Darrin Calcutt

Freedom Convoy protesters who are trying to retrieve their seized belongings say Ottawa police are giving them a hard time, and that thousands of materials and other items are now missing and unaccounted for.

Ottawa Police Service (OPS) says it seized only 41 items when it cracked down on convoy demonstrations between Feb. 17 and 20. Among these are generators, heaters and barbecues which were either purchased by the protesters themselves or donated by supporters.

OPS claims that six of the 41 items have been returned but that 35 pieces of equipment remain locked up and in their possession.

“As with any property, the owner can provide proof of ownership to retrieve their item,” OPS told CBC News. “Receipts, serial numbers, and photos of items are acceptable means of identifying the property.”

According to several protesters, the OPS have blocked attempts to retrieve equipment and materials worth thousands of dollars. 

“As best we can tell, everything was kind of thrown in trailers and taken out of there as quick as possible,” said organizer David Paisley, who hosts Live from the Shed. “Time was the overarching priority, so everything was very rushed.”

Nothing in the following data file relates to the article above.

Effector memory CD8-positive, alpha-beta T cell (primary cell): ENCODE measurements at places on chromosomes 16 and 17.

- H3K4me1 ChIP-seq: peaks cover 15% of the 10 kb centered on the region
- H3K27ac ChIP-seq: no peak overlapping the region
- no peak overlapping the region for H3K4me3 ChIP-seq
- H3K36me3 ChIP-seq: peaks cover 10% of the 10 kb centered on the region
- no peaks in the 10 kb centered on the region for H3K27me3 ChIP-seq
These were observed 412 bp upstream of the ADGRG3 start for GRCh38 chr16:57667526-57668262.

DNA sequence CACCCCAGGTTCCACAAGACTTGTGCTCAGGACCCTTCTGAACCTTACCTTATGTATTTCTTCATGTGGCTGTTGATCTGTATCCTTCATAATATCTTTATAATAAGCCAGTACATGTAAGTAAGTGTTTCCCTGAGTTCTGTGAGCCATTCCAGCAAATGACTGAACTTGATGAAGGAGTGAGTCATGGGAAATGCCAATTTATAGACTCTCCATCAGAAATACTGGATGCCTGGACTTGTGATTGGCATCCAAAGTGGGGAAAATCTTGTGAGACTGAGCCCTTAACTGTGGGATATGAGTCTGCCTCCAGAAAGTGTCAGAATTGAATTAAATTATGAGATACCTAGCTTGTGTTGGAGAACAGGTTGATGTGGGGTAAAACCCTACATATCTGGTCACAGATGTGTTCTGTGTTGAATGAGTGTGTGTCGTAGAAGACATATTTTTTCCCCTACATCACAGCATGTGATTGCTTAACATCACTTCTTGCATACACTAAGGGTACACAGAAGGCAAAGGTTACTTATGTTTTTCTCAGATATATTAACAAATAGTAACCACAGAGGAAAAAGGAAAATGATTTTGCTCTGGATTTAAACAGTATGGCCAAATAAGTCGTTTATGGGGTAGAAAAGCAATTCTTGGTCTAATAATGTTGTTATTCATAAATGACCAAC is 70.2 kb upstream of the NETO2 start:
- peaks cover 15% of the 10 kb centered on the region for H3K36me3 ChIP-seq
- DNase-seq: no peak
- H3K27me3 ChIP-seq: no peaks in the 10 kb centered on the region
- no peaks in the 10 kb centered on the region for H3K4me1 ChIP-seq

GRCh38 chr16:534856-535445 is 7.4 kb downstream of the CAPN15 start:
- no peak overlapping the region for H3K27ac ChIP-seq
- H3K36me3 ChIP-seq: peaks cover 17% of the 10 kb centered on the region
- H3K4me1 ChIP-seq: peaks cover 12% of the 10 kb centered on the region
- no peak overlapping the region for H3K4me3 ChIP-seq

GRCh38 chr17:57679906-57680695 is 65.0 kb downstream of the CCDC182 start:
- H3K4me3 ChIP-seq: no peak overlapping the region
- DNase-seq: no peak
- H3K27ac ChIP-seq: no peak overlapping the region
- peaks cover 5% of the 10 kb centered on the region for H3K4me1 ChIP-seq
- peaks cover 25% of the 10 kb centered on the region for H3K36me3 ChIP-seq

“If they truly only have 41 items in their possession, then either a significant amount of items were thrown out, or there’s some contractor somewhere sitting on a large number of items.”

Paisley said that when he went to ask for his items back, police asked for the name of his arresting officer and a case number – information which Paisley says he was never given. 

Ben Froese – a crane operator who flew a Canadian flag in front of Parliament Hill – has been trying to retrieve his flag after he said police caused approximately $2,500 worth of damage to his truck.

“I still haven’t heard if it was actually taken somewhere as evidence. My flag is still a big question mark as to what they did with it, if they just threw it out to the garbage, I don’t know,” said Froese. 

Karl Duvall, who helped manage the protests’ Coventry Road distribution hub, said that “tens of thousands of materials” had been removed by someone and that police didn’t allow the protesters to take away the items themselves.

“It’s an incredible amount of stuff. There’s tens of thousands of materials there, if not hundreds of thousands of material there, that was taken off Wellington,” he said. 

“There’s a lot of stuff that shouldn’t have been taken.”  

As first reported by True North, the OPS has dismissed the majority of complaints launched by protesters against officers for their conduct during the February crackdown.

A report filed before the Ottawa Police Services Board found that only 3% of the complaints were forwarded to investigation despite 2022 seeing a 324% spike in the total number of complaints received.